ATTLEBORO – Everyone knows the coronavirus is a danger to humans, but animals can also suffer from it.
As a result, many zoos across the country are vaccinating animals most at risk of contracting the disease, and the Capron Park Zoo will soon be one of them.
Deputy zoo director Brenda Young said on Tuesday she hopes vaccinations will take place by the end of the year.
The goal is to keep the animals healthy and safe, she said.
Right now, the city’s attorney is reviewing a contract with New Jersey-headquartered pharmaceutical company Zoetis, which supplies the vaccine.
Zoetis specializes in medicines for animals.
âWe’ve been working on this for a while,â Young said. “I hope we will be able to do this before the end of the year.”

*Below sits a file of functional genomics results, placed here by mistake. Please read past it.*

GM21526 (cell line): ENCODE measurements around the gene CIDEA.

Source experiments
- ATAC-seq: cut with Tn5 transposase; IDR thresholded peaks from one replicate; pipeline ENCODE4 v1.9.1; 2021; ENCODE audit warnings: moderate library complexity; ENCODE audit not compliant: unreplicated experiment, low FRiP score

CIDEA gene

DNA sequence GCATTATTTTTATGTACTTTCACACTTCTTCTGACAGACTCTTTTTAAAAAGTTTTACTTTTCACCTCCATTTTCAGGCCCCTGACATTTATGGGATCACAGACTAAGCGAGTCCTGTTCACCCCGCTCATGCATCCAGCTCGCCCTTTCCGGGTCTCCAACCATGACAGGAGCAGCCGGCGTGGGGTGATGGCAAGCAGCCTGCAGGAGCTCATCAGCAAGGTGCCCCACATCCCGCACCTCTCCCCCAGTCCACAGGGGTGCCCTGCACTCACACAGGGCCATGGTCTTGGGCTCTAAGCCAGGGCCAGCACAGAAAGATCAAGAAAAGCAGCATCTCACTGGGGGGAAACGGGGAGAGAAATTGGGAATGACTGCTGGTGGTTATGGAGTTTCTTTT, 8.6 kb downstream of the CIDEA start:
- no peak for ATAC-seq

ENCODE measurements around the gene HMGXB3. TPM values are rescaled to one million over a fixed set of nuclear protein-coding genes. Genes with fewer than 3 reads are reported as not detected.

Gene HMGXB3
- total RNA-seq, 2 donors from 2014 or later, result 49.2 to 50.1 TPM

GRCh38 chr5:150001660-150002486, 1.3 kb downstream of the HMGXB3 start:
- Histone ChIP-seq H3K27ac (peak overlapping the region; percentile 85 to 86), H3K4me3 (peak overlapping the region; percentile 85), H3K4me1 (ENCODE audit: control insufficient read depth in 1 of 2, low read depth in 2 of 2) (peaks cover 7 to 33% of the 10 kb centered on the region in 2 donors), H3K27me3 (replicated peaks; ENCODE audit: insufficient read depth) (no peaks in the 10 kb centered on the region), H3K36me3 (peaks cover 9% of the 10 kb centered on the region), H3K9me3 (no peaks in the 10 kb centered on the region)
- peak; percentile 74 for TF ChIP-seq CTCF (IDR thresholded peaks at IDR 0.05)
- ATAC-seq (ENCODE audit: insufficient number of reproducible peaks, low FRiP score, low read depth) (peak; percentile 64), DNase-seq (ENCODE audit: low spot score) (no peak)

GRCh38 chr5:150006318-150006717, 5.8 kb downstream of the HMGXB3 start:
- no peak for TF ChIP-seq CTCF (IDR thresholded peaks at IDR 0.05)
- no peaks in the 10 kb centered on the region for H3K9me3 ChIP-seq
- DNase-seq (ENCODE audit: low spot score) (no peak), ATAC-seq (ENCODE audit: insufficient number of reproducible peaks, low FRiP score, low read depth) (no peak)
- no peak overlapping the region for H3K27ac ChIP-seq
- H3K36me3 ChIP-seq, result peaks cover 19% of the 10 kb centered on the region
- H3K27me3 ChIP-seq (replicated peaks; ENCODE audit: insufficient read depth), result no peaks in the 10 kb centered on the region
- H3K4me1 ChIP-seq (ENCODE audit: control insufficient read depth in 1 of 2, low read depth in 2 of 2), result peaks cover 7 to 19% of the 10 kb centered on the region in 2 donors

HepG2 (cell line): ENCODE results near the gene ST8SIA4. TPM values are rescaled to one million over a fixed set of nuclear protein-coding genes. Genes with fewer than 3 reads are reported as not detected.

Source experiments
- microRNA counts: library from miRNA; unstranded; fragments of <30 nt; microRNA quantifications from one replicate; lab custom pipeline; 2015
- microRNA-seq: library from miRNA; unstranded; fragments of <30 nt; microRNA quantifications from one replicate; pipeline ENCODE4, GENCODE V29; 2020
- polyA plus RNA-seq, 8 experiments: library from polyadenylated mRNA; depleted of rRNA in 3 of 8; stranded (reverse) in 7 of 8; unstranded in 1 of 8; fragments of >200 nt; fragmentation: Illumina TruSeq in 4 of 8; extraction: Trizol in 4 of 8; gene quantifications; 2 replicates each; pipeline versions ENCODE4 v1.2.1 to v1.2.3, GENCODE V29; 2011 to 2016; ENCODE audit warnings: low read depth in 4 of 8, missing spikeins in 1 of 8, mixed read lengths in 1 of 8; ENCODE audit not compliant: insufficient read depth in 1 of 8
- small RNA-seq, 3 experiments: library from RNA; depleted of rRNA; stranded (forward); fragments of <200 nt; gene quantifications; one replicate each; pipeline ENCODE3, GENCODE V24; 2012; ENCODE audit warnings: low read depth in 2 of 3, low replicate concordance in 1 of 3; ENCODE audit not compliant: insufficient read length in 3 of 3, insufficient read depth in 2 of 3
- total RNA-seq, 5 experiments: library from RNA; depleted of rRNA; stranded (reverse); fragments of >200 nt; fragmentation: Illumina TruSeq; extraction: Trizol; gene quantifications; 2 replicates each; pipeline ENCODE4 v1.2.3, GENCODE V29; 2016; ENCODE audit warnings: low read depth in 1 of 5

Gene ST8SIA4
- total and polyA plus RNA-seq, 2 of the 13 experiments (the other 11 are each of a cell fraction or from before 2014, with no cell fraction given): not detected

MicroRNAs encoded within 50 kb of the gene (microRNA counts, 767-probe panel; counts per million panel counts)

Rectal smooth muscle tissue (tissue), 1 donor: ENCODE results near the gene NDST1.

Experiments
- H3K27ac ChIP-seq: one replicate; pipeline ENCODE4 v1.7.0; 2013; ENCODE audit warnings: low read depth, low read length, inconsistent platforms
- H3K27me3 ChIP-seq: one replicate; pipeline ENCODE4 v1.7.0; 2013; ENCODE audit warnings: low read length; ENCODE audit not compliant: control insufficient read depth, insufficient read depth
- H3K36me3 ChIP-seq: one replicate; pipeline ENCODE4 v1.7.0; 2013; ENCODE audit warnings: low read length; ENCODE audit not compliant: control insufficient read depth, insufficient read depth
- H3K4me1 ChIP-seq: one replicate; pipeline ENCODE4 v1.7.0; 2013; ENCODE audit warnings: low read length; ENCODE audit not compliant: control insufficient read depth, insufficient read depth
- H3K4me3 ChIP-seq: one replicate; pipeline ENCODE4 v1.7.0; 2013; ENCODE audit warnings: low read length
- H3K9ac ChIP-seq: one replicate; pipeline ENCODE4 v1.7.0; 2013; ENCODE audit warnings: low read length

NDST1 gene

Young said the animals most at risk are primates.
Among those to be vaccinated are zoo lions, leopards, red pandas and fennic foxes.
Great apes are susceptible to the coronavirus, but the zoo has none.
Young said the virus had also been found in domestic animals such as cats and dogs, but she was not aware of any deaths among zoo animals or other animals.
But that doesn’t mean there haven’t been, she said.
A contract is required to provide recognition by the zoo to Zoetis that side effects, if any, are unknown at this point. But Young said the vaccine has been used safely by many zoos so far.
According to a press release from Zoo New England, which operates these zoos, the Zoetis vaccine is given in two doses about a month apart, similar to the Pfizer and Moderna vaccines for humans.
The vaccine has been used in as many as 70 zoos and other animal care facilities, according to the press release.
“This vaccine is an important preventative health measure to protect species that may contract the virus,” Dr. Chris Bonar, senior veterinarian in the animal health department at Zoo New England, said in the statement.
Georges W. Rhodes can be reached at 508-236-0432.